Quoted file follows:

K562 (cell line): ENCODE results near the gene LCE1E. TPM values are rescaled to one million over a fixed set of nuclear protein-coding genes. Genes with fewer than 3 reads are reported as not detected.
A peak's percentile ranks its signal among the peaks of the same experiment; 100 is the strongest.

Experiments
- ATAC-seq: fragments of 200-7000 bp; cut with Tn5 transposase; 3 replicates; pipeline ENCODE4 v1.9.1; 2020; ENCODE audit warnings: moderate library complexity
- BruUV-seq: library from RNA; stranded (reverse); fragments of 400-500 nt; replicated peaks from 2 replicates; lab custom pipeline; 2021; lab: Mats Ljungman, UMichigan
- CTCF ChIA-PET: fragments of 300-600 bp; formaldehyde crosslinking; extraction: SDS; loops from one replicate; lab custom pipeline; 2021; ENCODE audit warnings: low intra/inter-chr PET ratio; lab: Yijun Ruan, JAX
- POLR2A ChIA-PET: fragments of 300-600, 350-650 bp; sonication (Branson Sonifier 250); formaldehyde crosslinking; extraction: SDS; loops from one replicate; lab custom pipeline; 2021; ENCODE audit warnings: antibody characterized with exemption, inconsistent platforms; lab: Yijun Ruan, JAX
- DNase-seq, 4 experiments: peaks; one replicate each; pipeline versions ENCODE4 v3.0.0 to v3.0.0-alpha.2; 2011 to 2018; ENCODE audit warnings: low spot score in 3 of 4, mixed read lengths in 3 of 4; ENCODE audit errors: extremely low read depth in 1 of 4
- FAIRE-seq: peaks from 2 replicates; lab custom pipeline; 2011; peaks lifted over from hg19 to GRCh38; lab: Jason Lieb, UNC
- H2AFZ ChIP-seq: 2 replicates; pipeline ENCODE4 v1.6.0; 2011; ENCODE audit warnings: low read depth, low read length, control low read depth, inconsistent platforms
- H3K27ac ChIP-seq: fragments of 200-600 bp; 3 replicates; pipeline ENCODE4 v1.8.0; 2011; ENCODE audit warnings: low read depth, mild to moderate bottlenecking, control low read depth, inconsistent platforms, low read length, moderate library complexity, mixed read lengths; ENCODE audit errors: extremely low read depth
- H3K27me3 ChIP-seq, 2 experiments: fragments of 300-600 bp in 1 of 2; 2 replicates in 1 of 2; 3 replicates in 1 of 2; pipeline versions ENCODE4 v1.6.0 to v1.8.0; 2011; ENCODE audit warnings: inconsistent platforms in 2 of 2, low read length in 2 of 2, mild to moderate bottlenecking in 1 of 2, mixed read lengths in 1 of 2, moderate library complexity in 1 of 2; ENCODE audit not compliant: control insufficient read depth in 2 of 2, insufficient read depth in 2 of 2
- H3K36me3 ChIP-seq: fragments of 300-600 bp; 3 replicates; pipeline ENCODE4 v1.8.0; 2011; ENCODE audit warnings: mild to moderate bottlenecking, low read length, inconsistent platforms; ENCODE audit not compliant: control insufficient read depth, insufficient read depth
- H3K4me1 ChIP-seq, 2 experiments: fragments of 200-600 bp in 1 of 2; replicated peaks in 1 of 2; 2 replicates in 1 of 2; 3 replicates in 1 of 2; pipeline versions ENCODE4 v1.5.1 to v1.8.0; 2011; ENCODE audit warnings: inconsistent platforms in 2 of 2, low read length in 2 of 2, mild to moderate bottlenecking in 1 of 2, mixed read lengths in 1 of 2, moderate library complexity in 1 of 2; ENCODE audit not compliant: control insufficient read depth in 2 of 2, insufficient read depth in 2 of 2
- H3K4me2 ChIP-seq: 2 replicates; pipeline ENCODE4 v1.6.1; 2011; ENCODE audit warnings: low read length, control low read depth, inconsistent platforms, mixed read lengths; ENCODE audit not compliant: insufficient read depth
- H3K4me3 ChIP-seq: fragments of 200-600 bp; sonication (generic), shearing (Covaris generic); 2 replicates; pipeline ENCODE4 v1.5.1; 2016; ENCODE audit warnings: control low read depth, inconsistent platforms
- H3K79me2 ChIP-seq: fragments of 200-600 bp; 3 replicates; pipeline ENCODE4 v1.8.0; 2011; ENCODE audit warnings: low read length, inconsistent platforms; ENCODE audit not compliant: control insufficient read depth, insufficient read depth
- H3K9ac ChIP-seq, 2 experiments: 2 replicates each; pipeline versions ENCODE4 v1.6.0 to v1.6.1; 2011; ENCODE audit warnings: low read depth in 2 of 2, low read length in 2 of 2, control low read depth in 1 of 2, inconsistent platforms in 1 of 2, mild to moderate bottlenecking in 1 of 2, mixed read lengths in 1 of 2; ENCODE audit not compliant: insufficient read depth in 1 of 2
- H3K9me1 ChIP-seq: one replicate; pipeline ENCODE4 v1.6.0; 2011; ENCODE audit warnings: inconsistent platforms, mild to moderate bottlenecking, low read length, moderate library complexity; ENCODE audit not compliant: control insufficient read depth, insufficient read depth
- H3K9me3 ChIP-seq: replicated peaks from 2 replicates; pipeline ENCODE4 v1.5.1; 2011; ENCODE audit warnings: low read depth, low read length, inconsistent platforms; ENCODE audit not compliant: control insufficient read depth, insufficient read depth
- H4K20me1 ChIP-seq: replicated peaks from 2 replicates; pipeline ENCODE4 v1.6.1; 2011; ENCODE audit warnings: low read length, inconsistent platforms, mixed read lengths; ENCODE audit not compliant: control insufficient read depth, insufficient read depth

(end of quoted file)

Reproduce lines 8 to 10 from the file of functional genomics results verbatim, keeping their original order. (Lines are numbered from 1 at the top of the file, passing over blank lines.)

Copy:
- DNase-seq, 4 experiments: peaks; one replicate each; pipeline versions ENCODE4 v3.0.0 to v3.0.0-alpha.2; 2011 to 2018; ENCODE audit warnings: low spot score in 3 of 4, mixed read lengths in 3 of 4; ENCODE audit errors: extremely low read depth in 1 of 4
- FAIRE-seq: peaks from 2 replicates; lab custom pipeline; 2011; peaks lifted over from hg19 to GRCh38; lab: Jason Lieb, UNC
- H2AFZ ChIP-seq: 2 replicates; pipeline ENCODE4 v1.6.0; 2011; ENCODE audit warnings: low read depth, low read length, control low read depth, inconsistent platforms